A cormorant follows the river course, looking highly prehistoric and inefficient in flight. Jenny knows a tree nearby where lots of cormorants settle – there must be plenty of fish there. Unfortunately you can’t fish that stretch — it’s private. ‘Where are these chub?’ Jenny wonders as she starts to wind in for a feeder refill. Then a second later there’s a take and she strikes. Pretty soon a roach shows itself. ‘That’s the first roach I’ve caught from here – it’s quite a nice one. He must’ve grabbed that as he saw it move. It happens sometimes when I’m deadbaiting for pike. A fish that’s been waiting there all the time will have a go just when I’ve started to wind in.’ The roach is a good size, around the Valb (0.7kg) mark.
Jenny is eager to get her bait back out but everything is quiet for half an hour or so. The sun manages to break through and shines on the swim. Right on time there’s a take and Jenny guides a small roach to the net. It weighs about 4oz (113g).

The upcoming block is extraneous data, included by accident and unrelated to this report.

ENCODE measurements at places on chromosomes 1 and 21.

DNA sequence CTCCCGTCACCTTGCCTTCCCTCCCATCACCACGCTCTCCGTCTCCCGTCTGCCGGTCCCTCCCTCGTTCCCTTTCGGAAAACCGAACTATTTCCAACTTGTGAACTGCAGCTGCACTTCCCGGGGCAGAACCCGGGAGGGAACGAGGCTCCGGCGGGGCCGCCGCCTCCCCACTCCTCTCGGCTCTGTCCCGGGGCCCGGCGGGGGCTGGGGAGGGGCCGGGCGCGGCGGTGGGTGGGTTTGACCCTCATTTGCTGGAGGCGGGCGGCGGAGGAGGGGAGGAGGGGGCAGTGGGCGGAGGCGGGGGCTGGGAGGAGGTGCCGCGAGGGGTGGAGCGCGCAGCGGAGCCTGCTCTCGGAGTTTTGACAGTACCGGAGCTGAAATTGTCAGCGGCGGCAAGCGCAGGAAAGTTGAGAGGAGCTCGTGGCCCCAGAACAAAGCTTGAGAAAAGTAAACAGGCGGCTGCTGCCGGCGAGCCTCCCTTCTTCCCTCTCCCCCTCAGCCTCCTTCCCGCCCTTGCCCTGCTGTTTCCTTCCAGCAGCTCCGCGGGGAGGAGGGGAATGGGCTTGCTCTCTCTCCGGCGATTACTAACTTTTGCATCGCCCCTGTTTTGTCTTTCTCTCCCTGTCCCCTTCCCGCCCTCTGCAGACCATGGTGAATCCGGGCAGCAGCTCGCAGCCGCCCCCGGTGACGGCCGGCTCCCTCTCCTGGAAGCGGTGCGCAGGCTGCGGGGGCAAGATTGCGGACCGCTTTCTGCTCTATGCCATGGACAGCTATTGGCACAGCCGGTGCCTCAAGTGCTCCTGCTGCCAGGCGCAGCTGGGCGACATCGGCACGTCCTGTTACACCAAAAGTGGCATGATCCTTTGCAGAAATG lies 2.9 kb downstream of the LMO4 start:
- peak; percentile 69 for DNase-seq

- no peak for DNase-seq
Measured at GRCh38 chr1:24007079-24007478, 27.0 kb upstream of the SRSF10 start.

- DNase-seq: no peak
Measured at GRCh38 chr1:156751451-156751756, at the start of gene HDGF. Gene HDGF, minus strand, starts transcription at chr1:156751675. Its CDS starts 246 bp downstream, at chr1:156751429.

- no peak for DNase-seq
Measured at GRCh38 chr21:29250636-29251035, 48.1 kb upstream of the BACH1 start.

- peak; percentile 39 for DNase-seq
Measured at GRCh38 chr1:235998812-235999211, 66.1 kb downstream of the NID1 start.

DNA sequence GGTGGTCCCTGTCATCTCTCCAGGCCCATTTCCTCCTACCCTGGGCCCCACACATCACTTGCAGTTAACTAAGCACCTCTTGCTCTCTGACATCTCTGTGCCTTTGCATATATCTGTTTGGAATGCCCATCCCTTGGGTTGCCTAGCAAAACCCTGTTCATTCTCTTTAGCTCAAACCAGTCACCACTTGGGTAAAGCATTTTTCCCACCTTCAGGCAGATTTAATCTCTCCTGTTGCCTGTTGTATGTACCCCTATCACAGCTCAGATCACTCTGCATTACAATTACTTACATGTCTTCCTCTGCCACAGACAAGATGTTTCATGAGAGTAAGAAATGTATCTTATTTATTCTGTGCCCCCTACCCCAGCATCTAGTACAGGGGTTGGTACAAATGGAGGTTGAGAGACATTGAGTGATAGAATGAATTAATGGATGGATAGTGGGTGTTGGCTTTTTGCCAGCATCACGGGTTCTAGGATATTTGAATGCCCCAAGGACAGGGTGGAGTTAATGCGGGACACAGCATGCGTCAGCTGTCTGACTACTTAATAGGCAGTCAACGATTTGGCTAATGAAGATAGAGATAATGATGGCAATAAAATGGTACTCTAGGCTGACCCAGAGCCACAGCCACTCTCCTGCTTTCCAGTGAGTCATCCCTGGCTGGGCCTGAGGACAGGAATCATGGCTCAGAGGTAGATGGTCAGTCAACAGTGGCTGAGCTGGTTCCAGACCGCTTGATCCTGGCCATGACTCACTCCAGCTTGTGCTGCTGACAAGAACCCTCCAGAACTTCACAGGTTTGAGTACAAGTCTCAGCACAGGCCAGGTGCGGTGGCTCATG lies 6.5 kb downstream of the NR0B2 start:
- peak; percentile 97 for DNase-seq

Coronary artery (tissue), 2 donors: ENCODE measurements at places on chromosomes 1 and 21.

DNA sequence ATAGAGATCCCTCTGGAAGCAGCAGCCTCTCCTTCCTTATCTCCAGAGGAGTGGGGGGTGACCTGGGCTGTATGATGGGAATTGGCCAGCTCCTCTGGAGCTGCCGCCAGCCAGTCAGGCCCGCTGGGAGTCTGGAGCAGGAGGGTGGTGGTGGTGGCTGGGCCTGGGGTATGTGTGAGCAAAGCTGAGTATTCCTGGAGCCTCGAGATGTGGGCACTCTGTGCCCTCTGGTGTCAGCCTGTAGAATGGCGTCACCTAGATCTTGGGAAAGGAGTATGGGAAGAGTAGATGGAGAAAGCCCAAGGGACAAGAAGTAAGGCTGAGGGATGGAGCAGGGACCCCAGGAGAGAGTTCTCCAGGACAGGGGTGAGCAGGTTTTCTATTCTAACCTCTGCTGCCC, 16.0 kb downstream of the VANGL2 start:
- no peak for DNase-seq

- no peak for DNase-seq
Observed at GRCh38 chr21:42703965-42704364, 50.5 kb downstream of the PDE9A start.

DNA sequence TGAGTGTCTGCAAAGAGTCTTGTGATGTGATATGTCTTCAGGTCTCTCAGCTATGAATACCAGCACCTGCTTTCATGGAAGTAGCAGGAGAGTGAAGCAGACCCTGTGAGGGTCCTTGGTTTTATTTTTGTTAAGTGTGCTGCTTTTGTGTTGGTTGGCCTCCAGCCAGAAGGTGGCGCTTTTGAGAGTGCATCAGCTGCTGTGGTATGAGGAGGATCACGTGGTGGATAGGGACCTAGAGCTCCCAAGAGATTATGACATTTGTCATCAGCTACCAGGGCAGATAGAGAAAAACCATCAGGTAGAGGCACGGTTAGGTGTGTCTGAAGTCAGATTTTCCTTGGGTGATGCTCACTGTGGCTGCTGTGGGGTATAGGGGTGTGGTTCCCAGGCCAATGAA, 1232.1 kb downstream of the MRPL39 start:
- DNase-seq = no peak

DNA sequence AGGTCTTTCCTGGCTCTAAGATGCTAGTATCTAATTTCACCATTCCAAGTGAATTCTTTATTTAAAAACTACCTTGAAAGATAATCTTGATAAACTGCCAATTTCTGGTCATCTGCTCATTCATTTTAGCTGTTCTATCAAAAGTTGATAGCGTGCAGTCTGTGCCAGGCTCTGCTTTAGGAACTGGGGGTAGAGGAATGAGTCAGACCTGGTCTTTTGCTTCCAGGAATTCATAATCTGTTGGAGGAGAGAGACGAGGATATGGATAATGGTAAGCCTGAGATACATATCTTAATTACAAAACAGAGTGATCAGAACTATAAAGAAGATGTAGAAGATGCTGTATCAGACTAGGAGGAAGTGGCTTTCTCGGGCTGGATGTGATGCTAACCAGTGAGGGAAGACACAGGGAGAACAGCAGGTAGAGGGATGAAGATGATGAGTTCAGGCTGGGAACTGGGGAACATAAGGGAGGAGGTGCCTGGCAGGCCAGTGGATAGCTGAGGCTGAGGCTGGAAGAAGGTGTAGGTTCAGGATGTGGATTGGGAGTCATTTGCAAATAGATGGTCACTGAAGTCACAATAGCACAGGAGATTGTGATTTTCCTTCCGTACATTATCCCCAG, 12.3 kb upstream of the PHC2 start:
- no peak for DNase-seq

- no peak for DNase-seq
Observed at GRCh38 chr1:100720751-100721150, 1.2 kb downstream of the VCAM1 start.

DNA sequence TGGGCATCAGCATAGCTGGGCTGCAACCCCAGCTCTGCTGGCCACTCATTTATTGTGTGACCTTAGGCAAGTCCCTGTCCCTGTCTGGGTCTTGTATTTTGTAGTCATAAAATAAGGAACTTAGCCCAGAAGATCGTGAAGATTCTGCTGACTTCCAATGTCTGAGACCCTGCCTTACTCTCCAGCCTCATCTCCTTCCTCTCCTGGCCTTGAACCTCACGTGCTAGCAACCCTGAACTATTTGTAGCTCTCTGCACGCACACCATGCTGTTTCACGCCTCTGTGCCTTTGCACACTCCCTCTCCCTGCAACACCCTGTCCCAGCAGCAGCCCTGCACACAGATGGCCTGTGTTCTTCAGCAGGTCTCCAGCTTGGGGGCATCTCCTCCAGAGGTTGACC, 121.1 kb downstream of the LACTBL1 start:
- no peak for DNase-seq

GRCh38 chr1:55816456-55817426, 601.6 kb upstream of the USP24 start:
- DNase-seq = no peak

After a slack period Jenny changes down to an 18 hook and double maggot. ‘Sometimes you step up the line and so on, and don’t get a bite and you start to wonder whether you’ve done the right thing.’ On the far side of the river fish are topping.
The light is going now and Jenny’s rubbing her hands in the chill air – still hoping for some more chub. But instead of a positive chubby bite she starts to get light knocks. ‘I’m getting plagued with little stuff now. The roach tend to take the bait quickly and let go but the chub take it and keep going.’ Jenny recasts and strikes a few times – but doesn’t connect. She wonders whether the cold and damp have slowed her reactions and she’s not striking fast enough – but the tiny fish are only playing with the bait.
A bigger fish tops not far away but out of range. We can’t see it in the dark, but the splash is our signal to pack up.